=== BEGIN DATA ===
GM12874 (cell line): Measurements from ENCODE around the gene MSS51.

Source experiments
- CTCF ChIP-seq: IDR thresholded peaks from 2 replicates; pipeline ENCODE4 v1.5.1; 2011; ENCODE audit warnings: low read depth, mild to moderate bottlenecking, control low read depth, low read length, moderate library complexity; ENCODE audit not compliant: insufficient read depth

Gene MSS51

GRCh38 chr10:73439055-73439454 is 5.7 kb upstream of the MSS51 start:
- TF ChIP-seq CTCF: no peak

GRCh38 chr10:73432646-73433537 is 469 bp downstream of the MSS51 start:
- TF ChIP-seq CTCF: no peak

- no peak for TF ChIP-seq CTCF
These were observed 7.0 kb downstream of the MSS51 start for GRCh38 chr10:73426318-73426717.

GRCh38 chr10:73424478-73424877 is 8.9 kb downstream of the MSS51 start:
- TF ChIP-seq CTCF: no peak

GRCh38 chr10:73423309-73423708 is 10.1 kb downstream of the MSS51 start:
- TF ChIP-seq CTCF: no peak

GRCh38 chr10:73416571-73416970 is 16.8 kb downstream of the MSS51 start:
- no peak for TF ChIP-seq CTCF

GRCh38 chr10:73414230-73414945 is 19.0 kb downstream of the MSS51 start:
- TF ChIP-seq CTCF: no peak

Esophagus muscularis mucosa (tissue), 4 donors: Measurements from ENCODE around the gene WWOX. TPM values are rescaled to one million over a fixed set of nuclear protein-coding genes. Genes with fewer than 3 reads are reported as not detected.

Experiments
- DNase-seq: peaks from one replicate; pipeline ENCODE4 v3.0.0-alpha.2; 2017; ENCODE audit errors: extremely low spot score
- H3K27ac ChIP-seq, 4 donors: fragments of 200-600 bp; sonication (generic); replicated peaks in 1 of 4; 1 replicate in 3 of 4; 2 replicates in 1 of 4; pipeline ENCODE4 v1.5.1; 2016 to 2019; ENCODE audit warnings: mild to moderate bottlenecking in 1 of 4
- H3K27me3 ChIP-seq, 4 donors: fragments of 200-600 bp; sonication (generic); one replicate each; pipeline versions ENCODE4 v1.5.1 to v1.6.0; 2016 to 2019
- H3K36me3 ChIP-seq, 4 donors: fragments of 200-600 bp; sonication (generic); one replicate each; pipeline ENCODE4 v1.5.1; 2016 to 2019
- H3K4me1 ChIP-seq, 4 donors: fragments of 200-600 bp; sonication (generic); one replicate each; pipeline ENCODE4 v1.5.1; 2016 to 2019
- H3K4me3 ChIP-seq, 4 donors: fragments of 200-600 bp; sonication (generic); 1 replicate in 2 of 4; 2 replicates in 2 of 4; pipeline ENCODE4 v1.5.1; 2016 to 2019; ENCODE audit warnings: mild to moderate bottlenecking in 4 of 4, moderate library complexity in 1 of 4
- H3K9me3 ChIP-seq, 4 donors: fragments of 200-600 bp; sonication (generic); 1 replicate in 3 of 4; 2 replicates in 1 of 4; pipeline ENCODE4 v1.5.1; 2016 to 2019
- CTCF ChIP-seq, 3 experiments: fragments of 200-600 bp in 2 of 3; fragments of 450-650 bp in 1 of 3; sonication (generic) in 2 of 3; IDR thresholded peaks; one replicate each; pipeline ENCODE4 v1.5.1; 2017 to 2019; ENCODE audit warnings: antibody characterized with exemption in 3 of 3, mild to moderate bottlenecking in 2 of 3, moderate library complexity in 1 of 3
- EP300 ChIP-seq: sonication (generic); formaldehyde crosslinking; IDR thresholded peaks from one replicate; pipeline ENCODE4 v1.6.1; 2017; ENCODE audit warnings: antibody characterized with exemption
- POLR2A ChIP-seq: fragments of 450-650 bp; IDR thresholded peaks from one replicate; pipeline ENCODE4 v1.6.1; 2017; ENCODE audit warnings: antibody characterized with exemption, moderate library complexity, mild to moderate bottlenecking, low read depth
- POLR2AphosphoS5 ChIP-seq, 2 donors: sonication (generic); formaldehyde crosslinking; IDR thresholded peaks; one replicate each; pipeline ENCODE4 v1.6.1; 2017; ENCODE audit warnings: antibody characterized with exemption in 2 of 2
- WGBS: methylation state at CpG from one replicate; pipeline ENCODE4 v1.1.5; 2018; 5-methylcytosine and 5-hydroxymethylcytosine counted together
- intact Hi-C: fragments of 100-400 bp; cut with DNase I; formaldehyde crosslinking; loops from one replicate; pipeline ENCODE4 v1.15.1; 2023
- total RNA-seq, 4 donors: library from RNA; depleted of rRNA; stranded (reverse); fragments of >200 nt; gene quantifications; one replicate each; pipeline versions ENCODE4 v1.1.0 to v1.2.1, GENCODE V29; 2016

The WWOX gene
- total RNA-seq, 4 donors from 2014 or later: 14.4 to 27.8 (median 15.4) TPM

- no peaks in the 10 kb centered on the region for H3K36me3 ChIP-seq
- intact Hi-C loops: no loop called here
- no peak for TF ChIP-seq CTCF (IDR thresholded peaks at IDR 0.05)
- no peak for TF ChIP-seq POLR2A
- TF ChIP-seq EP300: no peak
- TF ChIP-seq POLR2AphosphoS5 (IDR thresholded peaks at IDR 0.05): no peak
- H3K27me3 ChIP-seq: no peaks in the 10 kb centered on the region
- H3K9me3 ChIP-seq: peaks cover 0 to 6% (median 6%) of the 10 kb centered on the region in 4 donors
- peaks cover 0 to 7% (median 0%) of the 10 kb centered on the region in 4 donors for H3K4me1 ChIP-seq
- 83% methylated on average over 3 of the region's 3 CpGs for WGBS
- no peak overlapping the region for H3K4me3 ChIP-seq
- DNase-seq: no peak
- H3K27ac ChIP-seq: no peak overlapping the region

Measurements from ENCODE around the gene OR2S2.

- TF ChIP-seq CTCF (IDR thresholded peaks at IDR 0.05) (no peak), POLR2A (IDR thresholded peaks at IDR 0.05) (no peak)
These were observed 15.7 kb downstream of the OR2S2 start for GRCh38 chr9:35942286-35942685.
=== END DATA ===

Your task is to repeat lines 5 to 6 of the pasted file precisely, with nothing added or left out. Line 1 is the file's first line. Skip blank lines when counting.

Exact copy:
GRCh38 chr10:73439055-73439454 is 5.7 kb upstream of the MSS51 start:
- TF ChIP-seq CTCF: no peak